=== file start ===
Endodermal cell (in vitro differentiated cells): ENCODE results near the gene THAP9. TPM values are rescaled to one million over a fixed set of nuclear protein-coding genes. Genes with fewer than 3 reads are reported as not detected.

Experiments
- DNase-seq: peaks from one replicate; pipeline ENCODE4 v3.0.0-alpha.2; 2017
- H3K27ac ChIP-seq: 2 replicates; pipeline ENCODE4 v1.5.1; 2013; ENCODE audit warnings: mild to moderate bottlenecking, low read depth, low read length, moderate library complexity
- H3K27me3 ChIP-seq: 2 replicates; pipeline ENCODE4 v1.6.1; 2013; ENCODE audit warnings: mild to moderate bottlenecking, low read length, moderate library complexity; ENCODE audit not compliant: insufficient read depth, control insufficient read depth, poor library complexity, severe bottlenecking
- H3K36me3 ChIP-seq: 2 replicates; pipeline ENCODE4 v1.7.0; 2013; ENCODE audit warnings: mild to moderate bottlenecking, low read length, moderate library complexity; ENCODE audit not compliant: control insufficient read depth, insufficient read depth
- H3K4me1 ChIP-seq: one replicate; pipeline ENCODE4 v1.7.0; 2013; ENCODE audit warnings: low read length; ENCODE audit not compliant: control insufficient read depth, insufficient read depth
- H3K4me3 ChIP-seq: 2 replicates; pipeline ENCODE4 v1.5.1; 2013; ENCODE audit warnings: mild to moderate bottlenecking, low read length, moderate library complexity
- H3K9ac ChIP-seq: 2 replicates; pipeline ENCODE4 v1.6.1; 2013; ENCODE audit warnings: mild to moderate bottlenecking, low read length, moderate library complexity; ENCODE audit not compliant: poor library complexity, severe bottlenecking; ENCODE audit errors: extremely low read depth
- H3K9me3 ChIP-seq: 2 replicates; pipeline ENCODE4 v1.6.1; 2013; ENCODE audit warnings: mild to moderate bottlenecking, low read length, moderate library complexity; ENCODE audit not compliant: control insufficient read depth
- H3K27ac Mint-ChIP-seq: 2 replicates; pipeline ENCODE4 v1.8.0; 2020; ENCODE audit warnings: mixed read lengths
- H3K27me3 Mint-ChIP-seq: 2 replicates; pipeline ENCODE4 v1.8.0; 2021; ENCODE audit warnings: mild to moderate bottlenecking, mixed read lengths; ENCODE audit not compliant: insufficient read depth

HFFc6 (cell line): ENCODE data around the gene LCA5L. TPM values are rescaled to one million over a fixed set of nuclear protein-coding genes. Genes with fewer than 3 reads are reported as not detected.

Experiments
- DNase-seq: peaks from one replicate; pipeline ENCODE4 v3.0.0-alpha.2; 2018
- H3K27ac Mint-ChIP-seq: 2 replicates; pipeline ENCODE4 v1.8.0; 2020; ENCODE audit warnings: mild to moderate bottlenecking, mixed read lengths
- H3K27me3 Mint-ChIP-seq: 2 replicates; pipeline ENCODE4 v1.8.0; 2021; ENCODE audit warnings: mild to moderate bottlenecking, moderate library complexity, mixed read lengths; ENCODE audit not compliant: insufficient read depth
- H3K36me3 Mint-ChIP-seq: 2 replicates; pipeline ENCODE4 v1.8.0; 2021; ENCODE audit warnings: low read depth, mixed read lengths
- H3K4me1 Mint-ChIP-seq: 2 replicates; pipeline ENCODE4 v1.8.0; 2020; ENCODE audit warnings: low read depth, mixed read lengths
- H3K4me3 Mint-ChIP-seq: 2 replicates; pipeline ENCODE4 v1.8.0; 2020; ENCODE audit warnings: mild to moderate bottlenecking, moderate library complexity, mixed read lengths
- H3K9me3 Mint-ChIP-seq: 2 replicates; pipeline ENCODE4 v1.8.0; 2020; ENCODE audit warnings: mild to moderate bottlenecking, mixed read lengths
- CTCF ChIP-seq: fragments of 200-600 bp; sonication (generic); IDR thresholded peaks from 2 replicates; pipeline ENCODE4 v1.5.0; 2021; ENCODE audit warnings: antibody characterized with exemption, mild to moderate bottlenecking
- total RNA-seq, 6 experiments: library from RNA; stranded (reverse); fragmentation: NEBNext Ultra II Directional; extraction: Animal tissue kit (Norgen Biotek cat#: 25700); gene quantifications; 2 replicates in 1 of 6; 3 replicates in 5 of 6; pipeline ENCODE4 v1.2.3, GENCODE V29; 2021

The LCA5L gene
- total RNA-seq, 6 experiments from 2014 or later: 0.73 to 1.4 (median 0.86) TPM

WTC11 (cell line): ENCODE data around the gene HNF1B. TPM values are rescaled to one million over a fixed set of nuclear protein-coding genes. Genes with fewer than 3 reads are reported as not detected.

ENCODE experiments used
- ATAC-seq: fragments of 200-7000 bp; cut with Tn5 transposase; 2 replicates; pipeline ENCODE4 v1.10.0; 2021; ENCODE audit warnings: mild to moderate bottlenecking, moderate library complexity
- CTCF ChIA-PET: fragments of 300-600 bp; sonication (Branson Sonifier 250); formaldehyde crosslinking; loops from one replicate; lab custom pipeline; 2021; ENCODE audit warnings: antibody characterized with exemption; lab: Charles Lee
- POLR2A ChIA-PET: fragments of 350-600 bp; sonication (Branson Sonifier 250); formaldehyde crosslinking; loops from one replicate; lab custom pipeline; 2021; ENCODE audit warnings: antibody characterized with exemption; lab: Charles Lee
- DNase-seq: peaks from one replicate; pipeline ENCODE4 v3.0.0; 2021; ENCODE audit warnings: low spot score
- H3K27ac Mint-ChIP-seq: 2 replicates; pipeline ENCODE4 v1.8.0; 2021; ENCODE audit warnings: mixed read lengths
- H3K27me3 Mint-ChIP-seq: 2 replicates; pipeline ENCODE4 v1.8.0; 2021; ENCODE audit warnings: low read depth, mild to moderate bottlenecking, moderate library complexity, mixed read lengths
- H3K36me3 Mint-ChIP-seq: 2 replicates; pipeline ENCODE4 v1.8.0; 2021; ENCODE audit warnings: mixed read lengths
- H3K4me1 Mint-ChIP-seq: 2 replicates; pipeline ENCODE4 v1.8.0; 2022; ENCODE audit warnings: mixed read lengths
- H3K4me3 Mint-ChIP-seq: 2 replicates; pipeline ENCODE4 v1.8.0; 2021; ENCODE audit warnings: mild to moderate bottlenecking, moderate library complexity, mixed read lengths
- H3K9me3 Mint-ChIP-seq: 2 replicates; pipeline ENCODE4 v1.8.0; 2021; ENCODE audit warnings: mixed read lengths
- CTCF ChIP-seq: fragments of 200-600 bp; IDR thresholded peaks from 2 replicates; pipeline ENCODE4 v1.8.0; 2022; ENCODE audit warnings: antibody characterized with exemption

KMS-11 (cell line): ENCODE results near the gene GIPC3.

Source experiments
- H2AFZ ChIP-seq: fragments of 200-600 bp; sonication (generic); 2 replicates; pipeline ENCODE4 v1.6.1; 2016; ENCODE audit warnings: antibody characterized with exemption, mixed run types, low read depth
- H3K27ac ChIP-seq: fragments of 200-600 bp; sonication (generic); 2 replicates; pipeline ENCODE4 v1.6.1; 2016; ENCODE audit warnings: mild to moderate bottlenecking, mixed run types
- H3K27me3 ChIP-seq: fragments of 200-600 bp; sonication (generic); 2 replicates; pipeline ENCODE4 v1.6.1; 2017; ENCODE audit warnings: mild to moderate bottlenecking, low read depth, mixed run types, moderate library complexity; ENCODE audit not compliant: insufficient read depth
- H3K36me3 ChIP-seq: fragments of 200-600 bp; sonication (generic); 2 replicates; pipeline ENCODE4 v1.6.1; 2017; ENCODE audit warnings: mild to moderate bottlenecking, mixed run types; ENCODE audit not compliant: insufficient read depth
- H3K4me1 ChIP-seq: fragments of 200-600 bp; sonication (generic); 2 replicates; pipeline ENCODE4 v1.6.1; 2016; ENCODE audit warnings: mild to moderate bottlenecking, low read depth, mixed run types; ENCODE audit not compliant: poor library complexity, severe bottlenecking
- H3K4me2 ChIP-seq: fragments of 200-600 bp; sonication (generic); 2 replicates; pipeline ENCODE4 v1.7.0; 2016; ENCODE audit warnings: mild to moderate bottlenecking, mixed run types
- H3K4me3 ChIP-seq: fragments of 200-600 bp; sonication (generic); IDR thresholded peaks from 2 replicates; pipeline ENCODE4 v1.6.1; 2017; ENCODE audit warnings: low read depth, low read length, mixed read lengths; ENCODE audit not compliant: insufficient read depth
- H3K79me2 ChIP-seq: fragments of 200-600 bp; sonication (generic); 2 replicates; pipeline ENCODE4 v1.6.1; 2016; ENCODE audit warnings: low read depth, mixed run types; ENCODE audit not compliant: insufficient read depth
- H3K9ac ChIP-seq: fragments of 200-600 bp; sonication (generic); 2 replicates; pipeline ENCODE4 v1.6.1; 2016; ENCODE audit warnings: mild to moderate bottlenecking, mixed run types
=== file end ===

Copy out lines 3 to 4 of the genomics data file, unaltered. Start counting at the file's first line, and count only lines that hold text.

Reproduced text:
- DNase-seq: peaks from one replicate; pipeline ENCODE4 v3.0.0-alpha.2; 2017
- H3K27ac ChIP-seq: 2 replicates; pipeline ENCODE4 v1.5.1; 2013; ENCODE audit warnings: mild to moderate bottlenecking, low read depth, low read length, moderate library complexity